The jazz-trio chameleon uses handcrafted guitars and a self-restricted pedal playground to cover bass, keys, and a disintegrating computer.
After releasing Trio Grande with saxophonist Will Vinson and drummer Antonio Sánchez(via Whirlwind Recordings), Gilad Hekselman virtually invited PG's Chris Kies into his NYC-based jam space.
In this episode, the jazz-guitar vanguard shows his main instruments—including a custom Italian semi-hollowbody, a rare '70s Gibson acoustic/electric, and a bizarre-looking hollowbody—and explains how a mini tube head from Greece supplanted his favorite Fender combo, and runs through his cramped, ever-changing, self-limiting pedalboard that mimics everything from other instruments to a malfunctioning computer.
[Brought to you by D'Addario XS Strings: https://ddar.io/xs.rr]
Moffa Lorraine Prima
While touring Italy, a guitar-playing fan greeted Gilad with an opportunity to play a custom creation from nearby luthier Nico Moffa. Gilad told the fan it was a wonderful guitar and the word got back to the builder. Nico and Gilad had conversations about instruments (Moffa originally designed and constructed violins), and the result of those chats is the above Lorraine Prima.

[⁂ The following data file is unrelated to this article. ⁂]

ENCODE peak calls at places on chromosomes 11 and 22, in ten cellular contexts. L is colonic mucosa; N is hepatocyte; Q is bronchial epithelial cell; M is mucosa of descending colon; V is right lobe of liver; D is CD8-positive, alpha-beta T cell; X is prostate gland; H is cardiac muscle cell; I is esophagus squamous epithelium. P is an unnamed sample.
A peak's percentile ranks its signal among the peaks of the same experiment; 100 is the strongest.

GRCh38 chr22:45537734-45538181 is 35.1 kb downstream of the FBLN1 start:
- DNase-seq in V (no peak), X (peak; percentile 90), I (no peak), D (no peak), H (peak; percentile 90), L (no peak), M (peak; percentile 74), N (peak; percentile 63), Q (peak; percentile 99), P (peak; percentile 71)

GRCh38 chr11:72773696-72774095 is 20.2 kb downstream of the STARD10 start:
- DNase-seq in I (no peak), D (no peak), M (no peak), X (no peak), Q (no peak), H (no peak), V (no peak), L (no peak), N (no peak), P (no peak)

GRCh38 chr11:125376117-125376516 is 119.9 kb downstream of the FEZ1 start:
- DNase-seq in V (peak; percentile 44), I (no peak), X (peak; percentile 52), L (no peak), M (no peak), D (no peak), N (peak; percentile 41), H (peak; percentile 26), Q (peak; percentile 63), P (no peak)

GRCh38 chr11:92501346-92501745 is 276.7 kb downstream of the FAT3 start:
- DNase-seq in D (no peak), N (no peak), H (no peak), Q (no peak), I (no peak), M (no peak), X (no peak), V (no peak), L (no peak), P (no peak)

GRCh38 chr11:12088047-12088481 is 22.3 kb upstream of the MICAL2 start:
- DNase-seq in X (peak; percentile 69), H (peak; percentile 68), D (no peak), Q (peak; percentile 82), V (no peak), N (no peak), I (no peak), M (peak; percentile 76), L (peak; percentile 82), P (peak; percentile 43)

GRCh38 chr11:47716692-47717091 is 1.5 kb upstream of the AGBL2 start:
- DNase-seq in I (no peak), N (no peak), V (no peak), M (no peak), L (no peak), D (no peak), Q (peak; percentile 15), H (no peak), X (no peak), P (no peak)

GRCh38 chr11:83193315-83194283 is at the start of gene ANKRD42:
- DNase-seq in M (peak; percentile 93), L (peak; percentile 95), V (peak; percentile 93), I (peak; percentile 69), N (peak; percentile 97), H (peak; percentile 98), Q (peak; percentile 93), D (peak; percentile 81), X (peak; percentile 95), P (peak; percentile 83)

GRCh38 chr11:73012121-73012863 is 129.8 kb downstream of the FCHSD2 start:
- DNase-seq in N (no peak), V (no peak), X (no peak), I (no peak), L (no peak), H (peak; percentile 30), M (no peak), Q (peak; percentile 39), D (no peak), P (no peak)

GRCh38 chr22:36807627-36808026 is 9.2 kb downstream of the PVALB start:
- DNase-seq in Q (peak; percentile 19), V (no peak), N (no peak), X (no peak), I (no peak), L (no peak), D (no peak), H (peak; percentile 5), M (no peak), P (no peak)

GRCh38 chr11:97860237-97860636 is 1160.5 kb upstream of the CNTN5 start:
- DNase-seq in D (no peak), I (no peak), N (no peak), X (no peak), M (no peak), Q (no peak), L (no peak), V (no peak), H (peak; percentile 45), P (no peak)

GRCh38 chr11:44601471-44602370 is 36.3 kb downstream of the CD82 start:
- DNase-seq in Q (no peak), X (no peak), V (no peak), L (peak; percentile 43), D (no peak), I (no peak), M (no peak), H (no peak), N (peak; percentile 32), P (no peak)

He employs a signature Strum-N-Comfort SharkTooth 1.5 mm pick (modified from the standard option with a sharper edge and smaller profile like a Jazz III) and Gilad typically goes with Thomastik Jazz Bebop strings (.013–.053) on the Moffa or other jazzboxes.
1974 Gibson Howard Roberts Custom
"This is what I learned to play jazz on," says Gilad about the above 1974 Gibson Howard Roberts Custom. "And while it's not my main guitar anymore, whenever I pick it up, it's home."
Hekselman describes this one's voice as being much airier, more midrange-y, and has a sharper, drastic decay to its notes like an upright bass.
Victor Baker Model 15
Victor Baker Model 15 hollowbody archtop
Before the Moffa, Gilad's most-trusted ally was this Victor Baker Model 15. He toured the world several times over with this hollowbody. It was his second Baker and the NYC-based luthier had this to say about No. 2's evolution:
"For this guitar he was looking for more acoustic qualities, sort of in between his first guitar and the Howard Roberts guitar that he used for years. We bumped up one body size and deepened the body depth a bit. This put more air in the interior. The guitar still has a center block, but is scaled down compared to what I normally use. This helps with feedback. The larger sound holes give the guitar a more open sound as well."